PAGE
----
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What We Wanted 2020 Movie Review Poster Trailer Online
Director: Ulrike Kofler
Writers: Sandra Bohle (screenplay), Ulrike Kofler (screenplay)
Stars: Lavinia Wilson, Elyas M’Barek, Anna Unterberger
It’s a funny old world, hence how What We Wanted, this year’s Austrian Oscar contribution, can swerve a theatrical release and end up with very little ceremony on Netflix. But that doesn’t mean the film, a relationship drama and the directorial debut of editor Ulrike Kofler, should be written off as disposable. It isn’t great, but it’s well worth checking out if you’re into the kind of unflashy arthouse dramas that this film is an example of.
Lavinia Wilson and Elyas M’Barek take center stage as Alice and Niklas, a couple who have struggled for a long time to have children, both naturally and with help, and who’re beginning to break apart at the seams from the physical, emotional, and financial frustration that has built up in the attempts. To decompress they take a holiday to Sardinia that they can scarcely afford, and find themselves temporary neighbors of a seemingly perfect couple-next-door, Romed (Lukas Spisser) and Christl (Anna Unterberger), and their children Denise (Iva Höpperger) and David (Fedor Teyml).
The worsening relationship between Alice and Niklas is well-observed and mostly un-showy, presenting a naturalistic breakdown of communication and overrun of emotion – not entirely dissimilar from Netflix’s own Marriage Story, at least in its intentions. Conversations gradually become circuitous; moments of potential romance fizzle out before they can be realized. You know the score, and the widening of the rift between them works as a dramatic ticking-clock, communicated effectively and often subtly by the leads, and exacerbated by Kofler’s often clever shot composition.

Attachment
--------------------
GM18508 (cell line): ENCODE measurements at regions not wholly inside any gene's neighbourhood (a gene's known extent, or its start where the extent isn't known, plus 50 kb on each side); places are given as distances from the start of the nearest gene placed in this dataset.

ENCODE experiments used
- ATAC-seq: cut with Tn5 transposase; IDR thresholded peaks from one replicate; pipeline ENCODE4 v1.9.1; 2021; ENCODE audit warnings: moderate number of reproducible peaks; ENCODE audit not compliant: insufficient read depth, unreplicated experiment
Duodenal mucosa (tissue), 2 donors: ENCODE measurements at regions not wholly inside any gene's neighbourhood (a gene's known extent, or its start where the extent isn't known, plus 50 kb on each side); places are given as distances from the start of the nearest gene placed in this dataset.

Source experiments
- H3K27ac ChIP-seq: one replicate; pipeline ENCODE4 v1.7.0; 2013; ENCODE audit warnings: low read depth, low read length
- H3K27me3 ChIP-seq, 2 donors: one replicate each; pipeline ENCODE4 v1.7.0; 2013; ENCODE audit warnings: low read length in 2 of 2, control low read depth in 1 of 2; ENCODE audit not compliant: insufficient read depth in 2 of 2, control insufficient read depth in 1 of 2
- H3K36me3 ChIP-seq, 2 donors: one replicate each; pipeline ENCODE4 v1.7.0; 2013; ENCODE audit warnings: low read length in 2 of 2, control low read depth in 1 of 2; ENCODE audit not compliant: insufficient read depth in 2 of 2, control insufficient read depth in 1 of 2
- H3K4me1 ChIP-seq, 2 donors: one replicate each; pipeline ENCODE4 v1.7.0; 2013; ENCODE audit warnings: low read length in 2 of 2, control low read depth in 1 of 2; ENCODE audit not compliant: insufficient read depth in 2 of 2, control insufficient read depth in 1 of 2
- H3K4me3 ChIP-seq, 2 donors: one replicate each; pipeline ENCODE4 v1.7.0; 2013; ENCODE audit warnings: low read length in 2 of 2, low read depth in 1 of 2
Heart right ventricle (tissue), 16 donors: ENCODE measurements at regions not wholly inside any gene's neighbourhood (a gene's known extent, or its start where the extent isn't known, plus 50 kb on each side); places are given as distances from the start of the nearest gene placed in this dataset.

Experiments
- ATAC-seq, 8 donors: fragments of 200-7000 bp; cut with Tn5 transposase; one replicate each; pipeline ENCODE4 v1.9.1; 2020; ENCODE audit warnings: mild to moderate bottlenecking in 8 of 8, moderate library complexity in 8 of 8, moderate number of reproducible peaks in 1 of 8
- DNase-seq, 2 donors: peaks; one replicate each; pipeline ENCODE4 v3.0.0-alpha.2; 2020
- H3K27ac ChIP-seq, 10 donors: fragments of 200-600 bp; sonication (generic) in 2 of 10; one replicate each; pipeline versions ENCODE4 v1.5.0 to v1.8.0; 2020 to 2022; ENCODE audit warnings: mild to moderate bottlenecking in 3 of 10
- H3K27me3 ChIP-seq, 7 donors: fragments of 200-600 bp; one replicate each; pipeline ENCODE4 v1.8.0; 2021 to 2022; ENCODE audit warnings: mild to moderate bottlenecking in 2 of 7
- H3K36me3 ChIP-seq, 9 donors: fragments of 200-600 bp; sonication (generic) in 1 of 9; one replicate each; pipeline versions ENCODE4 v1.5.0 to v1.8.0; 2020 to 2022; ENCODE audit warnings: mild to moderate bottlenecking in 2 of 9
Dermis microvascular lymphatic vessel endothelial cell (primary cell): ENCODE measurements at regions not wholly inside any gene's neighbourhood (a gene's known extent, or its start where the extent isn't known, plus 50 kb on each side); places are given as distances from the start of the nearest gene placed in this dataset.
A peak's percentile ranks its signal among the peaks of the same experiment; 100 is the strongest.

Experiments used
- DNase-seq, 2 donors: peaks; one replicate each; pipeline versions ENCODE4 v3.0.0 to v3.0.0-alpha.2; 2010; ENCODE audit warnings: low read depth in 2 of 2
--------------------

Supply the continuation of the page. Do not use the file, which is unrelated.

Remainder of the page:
It’s the script, also by Kofler but alongside Sandra Bohle, with contributions from Marie Kreutzer and adapted from a short story by Peter Stamm, that conspires to let What We Wanted down with heavy-handed juxtapositions – the family next door are dismissive of their “accidental” children – and flatter characterizations.
These all-too-obvious storytelling beats strip What We Wanted of some ambiguity, and reach rather perfunctory conclusions of the grass not always being greener, and the seemingly perfect couple not being happy with each or their circumstances. But the strong performances and an assured directorial hand help to offset these weaknesses and keep the film engaging enough for its lean 90-minute runtime. With all that in mind, Netflix might be the best place for it.
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